The Catholic Education Commission

The Catholic Education Commission of the Zimbabwe Catholic Bishops Conference (ZCBC) exists to offer a service on the other one hand to the members of the Conference itself, and on the other hand, to the responsible authorities, primary and secondary schools, teacher training colleges and all those persons and institutions engaged in the work of catholic education in Zimbabwe CITATION Zim16 \l 1033 (Zimbabwe Catholic Bishops Conference, 2016). The Commission is directed by the ZCBC Education Secretary in liaison with the diocesan education secretaries and the education delegates of the conferences of Major Religious superiors, who are the members of the commission, and any other person(s) whom it may be considered appropriate to co-opt from time on time.The Catholic Education Commission has established approximately 196 schools from the colonial era to date. The distribution of the schools is as follows:

ZCBC Health Commission

The vision of the ZCBC Health Commission exitsts to provide affordable, quality and accessible Health Care to all, especially vulnerable groups, that uphold their dignity. It offers pastoral care that meets the spiritual, physical, social and emotional needs of the person as a whole as well as coordinating and collaborating with the MOHCW and other health service providers. Above all, the Commission mobilizes resources and assesses the church’s response and impact on society. The Commision has forty-two (42) hospitals and nine (9) clinics whose distribution are illustrated below:

CAFOD

CAFOD is a Catholic owned organisation that has been supporting programmes in Zimbabwe for more than 30 years, predominantly through the Catholic Church in partnership with other organisations that are part of the ZCBC. Its work focuses on provision of assistance to support groups for people living with HIV and AIDS and those affected by the pandemic. The organisation does this through sourcing resources to boost income, nutrition tips and healthy behaviour advice for the people. In addition, CAFOD trains the victims skills in farming, providing seeds and tools to vulnerable families - enabling them to reduce their dependency on food handoutsCITATION CAF16 \l 1033 (CAFOD, 2016).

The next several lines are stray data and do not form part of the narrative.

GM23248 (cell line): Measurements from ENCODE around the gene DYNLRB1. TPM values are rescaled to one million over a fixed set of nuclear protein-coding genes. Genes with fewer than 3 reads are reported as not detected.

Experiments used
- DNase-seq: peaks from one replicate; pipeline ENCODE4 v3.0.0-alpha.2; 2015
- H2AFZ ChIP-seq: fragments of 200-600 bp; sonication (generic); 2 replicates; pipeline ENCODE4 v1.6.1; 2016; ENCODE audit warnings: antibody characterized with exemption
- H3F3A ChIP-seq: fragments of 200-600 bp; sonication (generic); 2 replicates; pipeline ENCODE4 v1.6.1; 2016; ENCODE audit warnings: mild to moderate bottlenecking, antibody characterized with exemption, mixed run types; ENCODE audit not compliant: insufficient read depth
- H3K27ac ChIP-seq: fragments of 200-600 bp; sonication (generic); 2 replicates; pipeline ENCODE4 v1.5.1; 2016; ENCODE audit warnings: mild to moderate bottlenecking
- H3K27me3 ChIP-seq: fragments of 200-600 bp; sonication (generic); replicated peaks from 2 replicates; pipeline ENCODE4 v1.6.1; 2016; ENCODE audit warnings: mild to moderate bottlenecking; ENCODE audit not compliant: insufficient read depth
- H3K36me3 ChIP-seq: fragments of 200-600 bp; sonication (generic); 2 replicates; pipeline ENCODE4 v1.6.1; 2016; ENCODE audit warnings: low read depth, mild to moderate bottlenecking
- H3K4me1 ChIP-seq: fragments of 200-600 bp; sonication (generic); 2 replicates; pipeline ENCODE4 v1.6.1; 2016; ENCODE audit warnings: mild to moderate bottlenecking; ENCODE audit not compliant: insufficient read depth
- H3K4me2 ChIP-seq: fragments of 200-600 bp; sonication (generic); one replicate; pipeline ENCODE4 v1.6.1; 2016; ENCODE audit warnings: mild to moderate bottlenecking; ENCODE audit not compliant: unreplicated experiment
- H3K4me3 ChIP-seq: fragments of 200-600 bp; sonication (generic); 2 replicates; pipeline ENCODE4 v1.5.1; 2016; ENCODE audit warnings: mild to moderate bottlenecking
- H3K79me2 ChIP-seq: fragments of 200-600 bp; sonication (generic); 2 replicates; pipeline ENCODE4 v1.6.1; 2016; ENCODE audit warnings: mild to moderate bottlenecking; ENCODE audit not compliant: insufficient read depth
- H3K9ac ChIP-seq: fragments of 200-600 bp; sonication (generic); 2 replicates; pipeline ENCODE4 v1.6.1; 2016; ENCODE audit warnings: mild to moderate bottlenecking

Caritas Zimbabwe

Caritas Zimbabwe is a member of Caritas Internationalis (CI), a worldwide federation of the Catholic Church relief and development organisations. The organisation was established in 1972 as a development initiative and also responds to the emergency situation that prevailed in the country at the time that a liberation war was being fought CITATION CAR16 \l 1033 (CARITAS , 2016). Its purpose is to carry out community developmental and humanitarian work involving the deprived children, their families and communities in order to improve their economic and social conditions. Catholic Church’s social teachings are the basic foundation of the organization CITATION Zim161 \l 1033 (Zimbabwe Catholic Bishops Conference, 2016). Caritas Zimbabwe is currently working in 8 Program dioceses with a total country caseload of over 245,000 beneficiaries. Some of the programs include the Emergency Relief Program that seeks to restore human dignity with love by responding to needs of victims of various calamities regardless of creed, race, gender, ethnicity or other social grouping. Includes refugees, internally displaced people (IDPs), orphans & vulnerable children (OVCs) CITATION Zim16 \l 1033 (Zimbabwe Catholic Bishops Conference, 2016).

Catholic Relief Services